A little more than a year ago, Taffy Brodesser-Akner wrote a long and heart-wrenching article for the New York Times about her lifelong entanglement with the weight loss industry.
“Each time we did the eating exercise, I would cry. ‘‘What is going on for you?’’ the leader would ask. But it was the same answer every time: I am 41, I would say. I am 41 and accomplished and a beloved wife and a good mother and a hard worker and a contributor to society and I am learning how to eat a goddamned raisin. How did this all go so wrong for me?”
I was reminded of this re-reading Dietland recently, another searing piece of writing that features a fat heroine frequently confronted with measuring her self-worth. What I didn’t remember was that soon everyone would know about Plum Kettle, as Dietland was about to premiere as a series on AMC. I was fascinated to see what would happen. Because I know the sorts of responses that fat women on the internet inspire—and now everyone was going to see one on TV. Plum and I are both ghostwriters in the fashion industry who spend our days pretending to be other thin and fashionable women. We’re both fat. Both of us exist in an industry where fatness is something to fear and eradicate, rather than embrace. For me, Dietland was more than a quick read. It’s personal.
Breaking Taboos on Television:
Watching Dietland has been an exercise in gleeful disbelief for me. As Plum (played by Joy Nash) gets dressed, the camera unflinchingly focuses on her stretch marks and cellulite. In another episode, she lays in bed sick with a wholly exposed stomach from her t-shirt riding up. In another scene, Plum pays a doctor to tell her that she’s too fat for weight loss surgery because she’s too morbidly obese to qualify. The real shame she feels as she pays out of pocket for this humiliation is visceral and familiar to any fat person who has ever been to a doctor’s office. Other scenes depict the realistically blurred lines between diets and disordered eating, along with the potential repercussions of more extreme weight loss solutions. The scene where Eulayla Baptist hawks her miracle diet while wearing a diaper due to a gastric bypass complication expresses volumes in mere seconds.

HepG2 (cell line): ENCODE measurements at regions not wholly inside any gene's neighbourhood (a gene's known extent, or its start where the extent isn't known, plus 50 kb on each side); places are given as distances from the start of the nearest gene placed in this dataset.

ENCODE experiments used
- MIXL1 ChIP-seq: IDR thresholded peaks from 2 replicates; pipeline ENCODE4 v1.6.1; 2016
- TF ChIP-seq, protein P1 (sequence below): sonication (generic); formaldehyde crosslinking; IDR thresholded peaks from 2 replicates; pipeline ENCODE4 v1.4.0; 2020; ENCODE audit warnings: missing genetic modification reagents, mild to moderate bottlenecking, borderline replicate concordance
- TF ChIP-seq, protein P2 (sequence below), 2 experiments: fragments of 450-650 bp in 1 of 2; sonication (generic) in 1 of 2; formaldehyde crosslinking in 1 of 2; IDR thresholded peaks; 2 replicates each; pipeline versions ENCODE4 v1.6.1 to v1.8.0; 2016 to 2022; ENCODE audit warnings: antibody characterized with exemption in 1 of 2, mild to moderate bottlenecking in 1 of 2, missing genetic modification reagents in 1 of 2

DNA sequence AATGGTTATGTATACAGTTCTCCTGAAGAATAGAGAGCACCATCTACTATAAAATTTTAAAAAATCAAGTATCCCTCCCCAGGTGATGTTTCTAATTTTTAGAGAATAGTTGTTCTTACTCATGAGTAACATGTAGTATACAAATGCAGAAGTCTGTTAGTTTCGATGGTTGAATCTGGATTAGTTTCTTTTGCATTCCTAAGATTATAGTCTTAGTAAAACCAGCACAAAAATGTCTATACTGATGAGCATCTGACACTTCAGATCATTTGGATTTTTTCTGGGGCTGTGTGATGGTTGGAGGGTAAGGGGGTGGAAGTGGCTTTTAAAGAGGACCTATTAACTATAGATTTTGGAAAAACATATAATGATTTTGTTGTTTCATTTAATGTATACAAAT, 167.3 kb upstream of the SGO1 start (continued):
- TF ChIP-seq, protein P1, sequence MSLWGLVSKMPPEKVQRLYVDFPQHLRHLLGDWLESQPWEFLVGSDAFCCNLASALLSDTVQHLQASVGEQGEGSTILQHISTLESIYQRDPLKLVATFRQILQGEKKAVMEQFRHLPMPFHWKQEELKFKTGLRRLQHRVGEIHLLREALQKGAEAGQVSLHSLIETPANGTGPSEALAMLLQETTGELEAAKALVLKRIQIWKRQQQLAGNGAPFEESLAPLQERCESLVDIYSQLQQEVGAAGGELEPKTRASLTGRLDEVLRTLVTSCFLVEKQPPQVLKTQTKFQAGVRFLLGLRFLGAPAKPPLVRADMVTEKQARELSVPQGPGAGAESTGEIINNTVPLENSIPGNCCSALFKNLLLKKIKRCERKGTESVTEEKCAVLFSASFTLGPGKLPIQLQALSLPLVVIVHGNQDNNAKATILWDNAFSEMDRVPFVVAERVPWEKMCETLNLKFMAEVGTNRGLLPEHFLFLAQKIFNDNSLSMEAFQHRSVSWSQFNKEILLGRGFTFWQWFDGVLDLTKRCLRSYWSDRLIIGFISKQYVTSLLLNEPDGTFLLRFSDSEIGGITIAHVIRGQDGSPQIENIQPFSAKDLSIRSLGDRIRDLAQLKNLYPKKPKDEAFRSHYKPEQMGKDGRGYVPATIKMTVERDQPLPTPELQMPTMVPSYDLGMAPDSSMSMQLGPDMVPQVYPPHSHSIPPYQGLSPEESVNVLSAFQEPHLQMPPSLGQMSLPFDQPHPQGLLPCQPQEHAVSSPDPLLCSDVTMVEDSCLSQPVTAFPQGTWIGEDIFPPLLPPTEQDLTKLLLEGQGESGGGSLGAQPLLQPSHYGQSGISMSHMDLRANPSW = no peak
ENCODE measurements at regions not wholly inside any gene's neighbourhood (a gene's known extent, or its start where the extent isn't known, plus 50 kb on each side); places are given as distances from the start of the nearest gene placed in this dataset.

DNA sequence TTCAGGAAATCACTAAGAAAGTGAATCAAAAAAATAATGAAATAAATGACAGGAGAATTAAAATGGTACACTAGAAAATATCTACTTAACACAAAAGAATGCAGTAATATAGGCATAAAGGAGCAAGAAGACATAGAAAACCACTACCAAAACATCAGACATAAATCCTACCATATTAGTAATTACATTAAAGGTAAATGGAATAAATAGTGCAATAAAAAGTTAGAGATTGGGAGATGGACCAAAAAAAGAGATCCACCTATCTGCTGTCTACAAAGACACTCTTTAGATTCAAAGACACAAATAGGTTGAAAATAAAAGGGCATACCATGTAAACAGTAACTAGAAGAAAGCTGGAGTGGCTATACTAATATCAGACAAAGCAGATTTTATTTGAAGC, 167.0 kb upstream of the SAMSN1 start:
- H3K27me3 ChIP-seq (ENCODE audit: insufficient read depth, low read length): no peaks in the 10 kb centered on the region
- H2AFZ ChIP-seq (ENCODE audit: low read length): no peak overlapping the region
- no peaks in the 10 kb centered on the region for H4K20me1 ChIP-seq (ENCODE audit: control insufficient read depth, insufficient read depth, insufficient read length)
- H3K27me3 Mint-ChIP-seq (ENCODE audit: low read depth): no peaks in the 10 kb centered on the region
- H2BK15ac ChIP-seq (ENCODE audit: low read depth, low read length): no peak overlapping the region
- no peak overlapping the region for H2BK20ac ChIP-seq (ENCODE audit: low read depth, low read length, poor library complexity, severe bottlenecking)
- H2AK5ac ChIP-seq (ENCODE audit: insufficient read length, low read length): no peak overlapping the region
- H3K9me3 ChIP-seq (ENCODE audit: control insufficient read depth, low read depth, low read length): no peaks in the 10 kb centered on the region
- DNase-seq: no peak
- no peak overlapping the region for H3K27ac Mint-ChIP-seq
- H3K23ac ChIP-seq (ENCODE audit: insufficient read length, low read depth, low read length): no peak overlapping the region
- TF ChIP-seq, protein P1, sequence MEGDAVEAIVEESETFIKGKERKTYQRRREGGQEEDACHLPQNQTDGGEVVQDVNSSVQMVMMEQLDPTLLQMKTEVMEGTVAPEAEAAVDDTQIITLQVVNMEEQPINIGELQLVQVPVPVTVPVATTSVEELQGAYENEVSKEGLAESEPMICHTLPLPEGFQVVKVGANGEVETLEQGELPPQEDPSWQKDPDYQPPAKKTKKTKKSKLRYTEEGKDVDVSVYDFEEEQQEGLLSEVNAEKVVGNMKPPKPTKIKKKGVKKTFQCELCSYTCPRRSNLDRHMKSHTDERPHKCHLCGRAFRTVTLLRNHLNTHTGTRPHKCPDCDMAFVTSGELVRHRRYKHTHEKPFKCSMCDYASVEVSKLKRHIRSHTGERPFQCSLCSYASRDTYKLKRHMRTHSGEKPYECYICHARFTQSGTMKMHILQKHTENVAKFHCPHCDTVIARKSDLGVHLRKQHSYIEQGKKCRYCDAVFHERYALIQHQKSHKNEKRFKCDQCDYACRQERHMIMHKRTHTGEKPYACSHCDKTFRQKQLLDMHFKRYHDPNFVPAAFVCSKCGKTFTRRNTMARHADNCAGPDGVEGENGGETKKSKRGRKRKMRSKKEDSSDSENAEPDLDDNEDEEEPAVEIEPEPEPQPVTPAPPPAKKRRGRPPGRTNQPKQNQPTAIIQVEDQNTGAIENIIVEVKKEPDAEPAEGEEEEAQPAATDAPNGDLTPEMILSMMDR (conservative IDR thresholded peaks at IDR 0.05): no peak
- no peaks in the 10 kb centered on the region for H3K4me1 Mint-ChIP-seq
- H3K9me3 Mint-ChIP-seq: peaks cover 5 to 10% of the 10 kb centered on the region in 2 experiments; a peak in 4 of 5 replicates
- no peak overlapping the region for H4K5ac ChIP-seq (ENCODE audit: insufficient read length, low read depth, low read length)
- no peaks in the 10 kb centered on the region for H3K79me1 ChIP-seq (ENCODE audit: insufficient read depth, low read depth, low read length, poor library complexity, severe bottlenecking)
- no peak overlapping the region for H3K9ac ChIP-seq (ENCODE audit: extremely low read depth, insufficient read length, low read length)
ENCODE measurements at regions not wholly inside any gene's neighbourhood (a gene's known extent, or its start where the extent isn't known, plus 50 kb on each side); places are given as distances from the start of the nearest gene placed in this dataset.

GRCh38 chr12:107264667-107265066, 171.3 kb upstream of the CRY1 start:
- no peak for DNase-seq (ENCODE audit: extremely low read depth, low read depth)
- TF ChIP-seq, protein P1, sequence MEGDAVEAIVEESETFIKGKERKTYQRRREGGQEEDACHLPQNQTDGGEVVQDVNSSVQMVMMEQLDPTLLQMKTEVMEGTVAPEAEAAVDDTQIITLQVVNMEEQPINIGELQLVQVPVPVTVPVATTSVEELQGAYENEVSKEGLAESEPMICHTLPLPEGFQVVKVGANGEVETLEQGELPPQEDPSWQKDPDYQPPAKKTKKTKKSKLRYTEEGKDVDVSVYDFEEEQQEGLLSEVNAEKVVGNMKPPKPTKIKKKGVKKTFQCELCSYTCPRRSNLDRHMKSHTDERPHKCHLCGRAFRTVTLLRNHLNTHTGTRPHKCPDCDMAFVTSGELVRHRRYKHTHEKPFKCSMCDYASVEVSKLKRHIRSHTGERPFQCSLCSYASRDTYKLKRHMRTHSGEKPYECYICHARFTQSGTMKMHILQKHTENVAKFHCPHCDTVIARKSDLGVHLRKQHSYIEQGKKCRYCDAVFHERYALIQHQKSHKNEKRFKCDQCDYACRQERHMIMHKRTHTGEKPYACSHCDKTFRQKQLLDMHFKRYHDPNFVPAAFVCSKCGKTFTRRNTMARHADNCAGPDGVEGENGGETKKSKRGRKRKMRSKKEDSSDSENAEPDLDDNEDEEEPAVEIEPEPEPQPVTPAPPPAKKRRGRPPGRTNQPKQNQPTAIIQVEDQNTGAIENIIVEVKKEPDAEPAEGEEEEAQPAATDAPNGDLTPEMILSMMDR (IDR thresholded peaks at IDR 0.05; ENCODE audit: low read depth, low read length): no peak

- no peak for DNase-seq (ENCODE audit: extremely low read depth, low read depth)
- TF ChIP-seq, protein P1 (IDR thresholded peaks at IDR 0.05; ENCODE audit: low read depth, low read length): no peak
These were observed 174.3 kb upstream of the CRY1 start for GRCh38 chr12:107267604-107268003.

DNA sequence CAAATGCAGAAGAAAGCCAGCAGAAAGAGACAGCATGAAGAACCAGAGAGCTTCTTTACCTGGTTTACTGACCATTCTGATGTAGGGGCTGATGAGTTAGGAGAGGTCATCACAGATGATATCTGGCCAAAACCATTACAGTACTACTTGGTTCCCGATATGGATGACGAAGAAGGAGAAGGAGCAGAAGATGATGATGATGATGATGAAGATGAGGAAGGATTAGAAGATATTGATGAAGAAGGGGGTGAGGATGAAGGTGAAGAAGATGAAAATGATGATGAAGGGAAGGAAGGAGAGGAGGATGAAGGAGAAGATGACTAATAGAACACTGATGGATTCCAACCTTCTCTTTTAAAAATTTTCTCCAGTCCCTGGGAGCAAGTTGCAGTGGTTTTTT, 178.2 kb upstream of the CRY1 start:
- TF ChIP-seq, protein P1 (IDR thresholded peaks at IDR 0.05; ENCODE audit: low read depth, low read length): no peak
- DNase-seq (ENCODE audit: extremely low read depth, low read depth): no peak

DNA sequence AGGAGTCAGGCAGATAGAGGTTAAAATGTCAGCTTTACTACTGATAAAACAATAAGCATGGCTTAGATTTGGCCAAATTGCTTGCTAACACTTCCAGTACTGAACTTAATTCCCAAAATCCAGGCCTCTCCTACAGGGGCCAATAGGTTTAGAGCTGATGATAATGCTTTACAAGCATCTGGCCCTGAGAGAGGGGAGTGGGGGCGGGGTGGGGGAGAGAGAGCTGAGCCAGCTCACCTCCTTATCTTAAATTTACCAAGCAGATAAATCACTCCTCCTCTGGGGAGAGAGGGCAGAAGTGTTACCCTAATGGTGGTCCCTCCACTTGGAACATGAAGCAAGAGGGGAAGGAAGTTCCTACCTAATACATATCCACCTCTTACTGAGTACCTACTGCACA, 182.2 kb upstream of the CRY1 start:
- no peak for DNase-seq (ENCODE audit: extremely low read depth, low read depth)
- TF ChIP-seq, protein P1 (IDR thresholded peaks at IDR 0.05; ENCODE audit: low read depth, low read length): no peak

Sarai Walker Image Marion Ettlinger
The Fuckability Factor:
While the heroine of Dietland is plus-sized, the rest of the book is made up of women who are not. What they all tend to have in common is their rallying cry of unfuckability. Through circumstances or by choice, the women in Dietland mostly reject the male gaze and revel in it. Both the television show and the novel make it clear that there are many ways to fail out of “fuckability,” whether by accident or by choice. The women who are conventionally attractive work hard to maintain it, to the point where they find their lives are not their own.
I had concerns after reading the book that television would tone down this aspect. But AMC and showrunner Marti Noxon seem to have leaned into that in a big way. The show launched with the opening of an associated Etsy store that was selling “Fat Shamer’s Tears” mugs and tote bags emblazoned with “Unfuckable.”
Riots Not Diets:
Dietland is about many things. But the heart of the story is about women who have become so filled with rage that they can’t hide it anymore. There’s a criminal aspect to it (Jennifer’s kidnapping and killing of men is definitely on the wrong side of the law) but also a social one. “Nice” women are feminist but not too feminist. “Good” fatties can wear beautiful clothes and talk about acceptance, but they can’t be angry about how society treats them. Bad women are the ones who speak up and take up space.
Both the television show and the novel argue that to some degree, accepting oneself also means being able to be truly angry about how society operates. Anger becomes a path to enlightenment, especially in an era where #metoo has put men’s bad behavior under scrutiny. This view is what makes the fact that AMC is adapting this novel even more remarkable: angry women will never be socially acceptable at any weight.
Dietland’s Joy Nash & Julianna Margulies Image AMC
Tips For The Uninitiated:
If you haven’t read the book and want to watch the show, be aware that it has a relatively slow and slightly confusing setup. Stick with it until episode four or so to get a sense for the show as a whole before you give up. The book also frequently deals with intense violence and graphic pornography, although none of it is gratuitous and all of it is in service of the story.
Even if you don’t make it through the whole thing, putting yourself in Plum’s shoes for a few episodes is an eye-opening experience for those who are not plus-size or female. In fact, it’s a wake-up call that we all need.
Are you watching Dietland or have you read the book? What’s your view of the way it portrays women and the beauty industry?
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